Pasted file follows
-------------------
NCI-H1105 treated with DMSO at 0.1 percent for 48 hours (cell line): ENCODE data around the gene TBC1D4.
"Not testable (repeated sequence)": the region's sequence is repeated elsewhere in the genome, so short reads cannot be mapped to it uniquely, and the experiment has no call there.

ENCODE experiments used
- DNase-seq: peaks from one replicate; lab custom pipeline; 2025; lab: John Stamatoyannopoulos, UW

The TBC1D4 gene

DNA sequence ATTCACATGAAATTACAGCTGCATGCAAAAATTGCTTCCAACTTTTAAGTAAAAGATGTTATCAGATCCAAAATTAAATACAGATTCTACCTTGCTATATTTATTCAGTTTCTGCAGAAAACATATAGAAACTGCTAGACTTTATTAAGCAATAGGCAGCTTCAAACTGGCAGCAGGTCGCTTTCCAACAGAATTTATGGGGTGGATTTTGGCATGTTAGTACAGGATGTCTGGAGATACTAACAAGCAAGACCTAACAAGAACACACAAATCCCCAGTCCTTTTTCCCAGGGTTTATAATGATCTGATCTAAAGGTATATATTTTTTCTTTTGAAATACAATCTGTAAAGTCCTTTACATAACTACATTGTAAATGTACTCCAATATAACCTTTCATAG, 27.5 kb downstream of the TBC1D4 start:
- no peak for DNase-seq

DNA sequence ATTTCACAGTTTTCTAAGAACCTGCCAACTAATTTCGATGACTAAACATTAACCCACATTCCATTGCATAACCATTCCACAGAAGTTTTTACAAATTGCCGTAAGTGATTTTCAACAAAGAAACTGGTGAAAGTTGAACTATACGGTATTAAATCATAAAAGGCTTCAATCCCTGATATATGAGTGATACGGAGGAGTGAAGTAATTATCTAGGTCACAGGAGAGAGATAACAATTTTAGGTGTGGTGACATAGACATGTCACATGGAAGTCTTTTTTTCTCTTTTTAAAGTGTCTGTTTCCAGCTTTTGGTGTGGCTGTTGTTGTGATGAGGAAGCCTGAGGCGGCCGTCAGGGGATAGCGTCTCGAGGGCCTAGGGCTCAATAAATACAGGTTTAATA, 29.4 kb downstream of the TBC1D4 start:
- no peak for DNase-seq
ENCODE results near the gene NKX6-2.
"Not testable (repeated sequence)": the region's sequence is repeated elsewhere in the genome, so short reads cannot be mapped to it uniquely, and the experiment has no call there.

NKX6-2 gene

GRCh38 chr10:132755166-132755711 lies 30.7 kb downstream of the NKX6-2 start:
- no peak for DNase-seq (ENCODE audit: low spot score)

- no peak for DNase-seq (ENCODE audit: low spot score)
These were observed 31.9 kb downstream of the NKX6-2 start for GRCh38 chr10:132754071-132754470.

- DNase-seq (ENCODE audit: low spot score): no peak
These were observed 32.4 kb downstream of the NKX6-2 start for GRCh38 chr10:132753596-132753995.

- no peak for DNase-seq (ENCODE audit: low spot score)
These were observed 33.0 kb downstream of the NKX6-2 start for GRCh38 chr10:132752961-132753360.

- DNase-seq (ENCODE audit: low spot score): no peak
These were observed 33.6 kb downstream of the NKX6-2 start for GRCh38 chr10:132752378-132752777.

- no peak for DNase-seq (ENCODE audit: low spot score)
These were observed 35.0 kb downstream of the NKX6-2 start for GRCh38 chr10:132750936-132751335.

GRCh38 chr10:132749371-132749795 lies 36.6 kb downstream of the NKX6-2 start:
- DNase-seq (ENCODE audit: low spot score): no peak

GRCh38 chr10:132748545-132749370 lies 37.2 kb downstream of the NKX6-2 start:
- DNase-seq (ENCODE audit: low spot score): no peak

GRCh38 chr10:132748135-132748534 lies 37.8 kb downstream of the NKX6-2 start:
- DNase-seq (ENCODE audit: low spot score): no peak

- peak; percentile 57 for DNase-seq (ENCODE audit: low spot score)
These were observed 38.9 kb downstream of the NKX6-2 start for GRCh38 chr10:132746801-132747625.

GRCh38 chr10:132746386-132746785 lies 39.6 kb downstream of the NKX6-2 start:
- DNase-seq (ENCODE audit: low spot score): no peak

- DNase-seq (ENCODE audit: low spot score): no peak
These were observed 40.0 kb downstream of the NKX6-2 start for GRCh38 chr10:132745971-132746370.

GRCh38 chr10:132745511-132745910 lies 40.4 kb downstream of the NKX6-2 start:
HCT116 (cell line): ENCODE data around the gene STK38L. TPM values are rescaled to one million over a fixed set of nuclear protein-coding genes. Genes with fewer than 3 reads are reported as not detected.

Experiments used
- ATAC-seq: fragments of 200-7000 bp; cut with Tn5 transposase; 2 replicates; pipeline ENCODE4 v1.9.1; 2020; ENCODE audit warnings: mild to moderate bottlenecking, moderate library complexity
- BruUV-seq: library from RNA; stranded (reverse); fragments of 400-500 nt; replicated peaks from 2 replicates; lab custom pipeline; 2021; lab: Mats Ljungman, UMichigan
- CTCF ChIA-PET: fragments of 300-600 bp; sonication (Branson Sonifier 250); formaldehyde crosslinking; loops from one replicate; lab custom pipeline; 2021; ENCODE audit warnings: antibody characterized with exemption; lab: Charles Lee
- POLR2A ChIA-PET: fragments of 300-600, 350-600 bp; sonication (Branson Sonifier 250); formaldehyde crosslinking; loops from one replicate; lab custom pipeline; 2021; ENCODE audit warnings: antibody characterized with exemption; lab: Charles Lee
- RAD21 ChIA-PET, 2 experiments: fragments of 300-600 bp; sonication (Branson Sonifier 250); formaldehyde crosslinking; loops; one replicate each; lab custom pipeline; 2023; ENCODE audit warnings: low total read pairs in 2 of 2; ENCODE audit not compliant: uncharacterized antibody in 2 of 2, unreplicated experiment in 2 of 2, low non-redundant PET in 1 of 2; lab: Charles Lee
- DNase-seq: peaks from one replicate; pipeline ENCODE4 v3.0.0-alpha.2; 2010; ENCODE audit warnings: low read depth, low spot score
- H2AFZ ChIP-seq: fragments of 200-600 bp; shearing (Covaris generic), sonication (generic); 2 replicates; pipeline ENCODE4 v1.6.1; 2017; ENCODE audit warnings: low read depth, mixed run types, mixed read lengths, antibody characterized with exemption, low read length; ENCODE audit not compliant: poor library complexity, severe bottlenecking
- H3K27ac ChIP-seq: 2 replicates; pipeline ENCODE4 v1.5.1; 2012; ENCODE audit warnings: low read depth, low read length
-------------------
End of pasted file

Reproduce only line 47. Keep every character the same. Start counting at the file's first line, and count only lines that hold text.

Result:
- H3K27ac ChIP-seq: 2 replicates; pipeline ENCODE4 v1.5.1; 2012; ENCODE audit warnings: low read depth, low read length